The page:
Darren Duncan darren-at-darrenduncan.net |Perl 6| wrote:
I think that's not right. A private attribute defined in a role becomes
a private attribute of the composed class, so may be referred to from
other roles or the main class definition. In contrast, a "my" variable
inside the role is private to that role's block. Though it is put into
the object's attribute list (the scope is per-instance), it has no name
outside of the block.
A method is defined within a role or class, as is an attribute. A
private attribute can generally be referenced only by a method
declared in the same role or class as said attribute.
A method can reference its own role's/class's private attributes for
any objects of that role/class, regardless of whether said object is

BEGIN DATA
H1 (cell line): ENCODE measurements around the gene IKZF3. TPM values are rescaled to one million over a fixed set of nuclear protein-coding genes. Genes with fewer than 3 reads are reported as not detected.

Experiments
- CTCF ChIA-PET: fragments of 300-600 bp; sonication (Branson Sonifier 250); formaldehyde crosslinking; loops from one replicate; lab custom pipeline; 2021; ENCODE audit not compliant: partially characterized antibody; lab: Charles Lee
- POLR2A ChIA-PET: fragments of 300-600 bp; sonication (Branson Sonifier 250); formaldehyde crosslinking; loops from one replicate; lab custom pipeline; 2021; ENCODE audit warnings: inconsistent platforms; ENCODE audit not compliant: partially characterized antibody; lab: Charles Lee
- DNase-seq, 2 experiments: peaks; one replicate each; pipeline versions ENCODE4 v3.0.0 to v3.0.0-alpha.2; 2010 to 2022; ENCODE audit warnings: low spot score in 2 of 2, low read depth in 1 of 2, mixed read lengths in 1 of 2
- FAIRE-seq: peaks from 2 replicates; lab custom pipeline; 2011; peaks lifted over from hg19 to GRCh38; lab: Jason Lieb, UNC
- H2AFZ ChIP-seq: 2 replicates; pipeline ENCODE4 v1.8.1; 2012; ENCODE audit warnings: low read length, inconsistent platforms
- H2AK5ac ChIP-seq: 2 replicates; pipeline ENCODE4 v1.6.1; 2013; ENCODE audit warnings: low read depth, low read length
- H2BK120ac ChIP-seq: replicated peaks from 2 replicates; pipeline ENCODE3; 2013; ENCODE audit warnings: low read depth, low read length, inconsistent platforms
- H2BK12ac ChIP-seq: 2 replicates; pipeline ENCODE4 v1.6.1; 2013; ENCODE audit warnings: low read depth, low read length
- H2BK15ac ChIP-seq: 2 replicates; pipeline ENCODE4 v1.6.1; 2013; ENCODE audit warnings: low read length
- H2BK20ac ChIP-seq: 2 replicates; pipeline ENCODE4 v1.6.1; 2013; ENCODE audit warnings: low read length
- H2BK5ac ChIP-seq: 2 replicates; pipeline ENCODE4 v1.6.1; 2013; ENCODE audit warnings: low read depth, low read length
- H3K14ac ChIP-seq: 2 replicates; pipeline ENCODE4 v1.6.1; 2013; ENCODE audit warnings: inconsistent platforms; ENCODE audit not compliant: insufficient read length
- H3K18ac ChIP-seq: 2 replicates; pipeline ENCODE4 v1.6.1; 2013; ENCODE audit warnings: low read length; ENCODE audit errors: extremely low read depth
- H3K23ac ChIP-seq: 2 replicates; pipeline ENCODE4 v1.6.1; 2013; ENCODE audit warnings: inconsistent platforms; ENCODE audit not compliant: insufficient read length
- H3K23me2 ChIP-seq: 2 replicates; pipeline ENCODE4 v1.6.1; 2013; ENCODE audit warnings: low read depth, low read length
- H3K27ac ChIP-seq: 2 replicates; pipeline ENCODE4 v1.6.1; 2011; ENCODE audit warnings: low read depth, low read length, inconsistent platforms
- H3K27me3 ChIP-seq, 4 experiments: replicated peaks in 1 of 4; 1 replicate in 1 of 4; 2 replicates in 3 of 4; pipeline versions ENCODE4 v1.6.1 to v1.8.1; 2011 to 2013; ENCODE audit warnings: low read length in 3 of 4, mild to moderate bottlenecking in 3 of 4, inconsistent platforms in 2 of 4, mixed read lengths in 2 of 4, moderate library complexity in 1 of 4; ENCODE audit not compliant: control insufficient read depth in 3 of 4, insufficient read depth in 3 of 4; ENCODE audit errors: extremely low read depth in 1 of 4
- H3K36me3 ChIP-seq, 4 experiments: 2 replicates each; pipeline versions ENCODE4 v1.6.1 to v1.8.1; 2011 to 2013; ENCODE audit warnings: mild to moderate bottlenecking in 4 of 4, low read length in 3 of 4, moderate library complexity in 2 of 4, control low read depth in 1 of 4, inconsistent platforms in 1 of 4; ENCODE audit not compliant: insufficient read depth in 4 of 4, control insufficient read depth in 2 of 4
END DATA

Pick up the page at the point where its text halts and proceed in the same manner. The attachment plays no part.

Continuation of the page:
the current method call's invocant or not.
OK, taking "class" only, not "role".
OK, trust is not implicit on derived classes. Is that because there is
no rule that says it is, or is there a mention of that somewhere in the
If a role or class is composed into another class or is subclassed, the
(for example) subclass can not reference the private attributes of its
As an exception to the above, if a particular class says that it
"trusts" a particular other class (using "trusts Otherclass;" as a
trait), then the trusted class can also reference the privates of the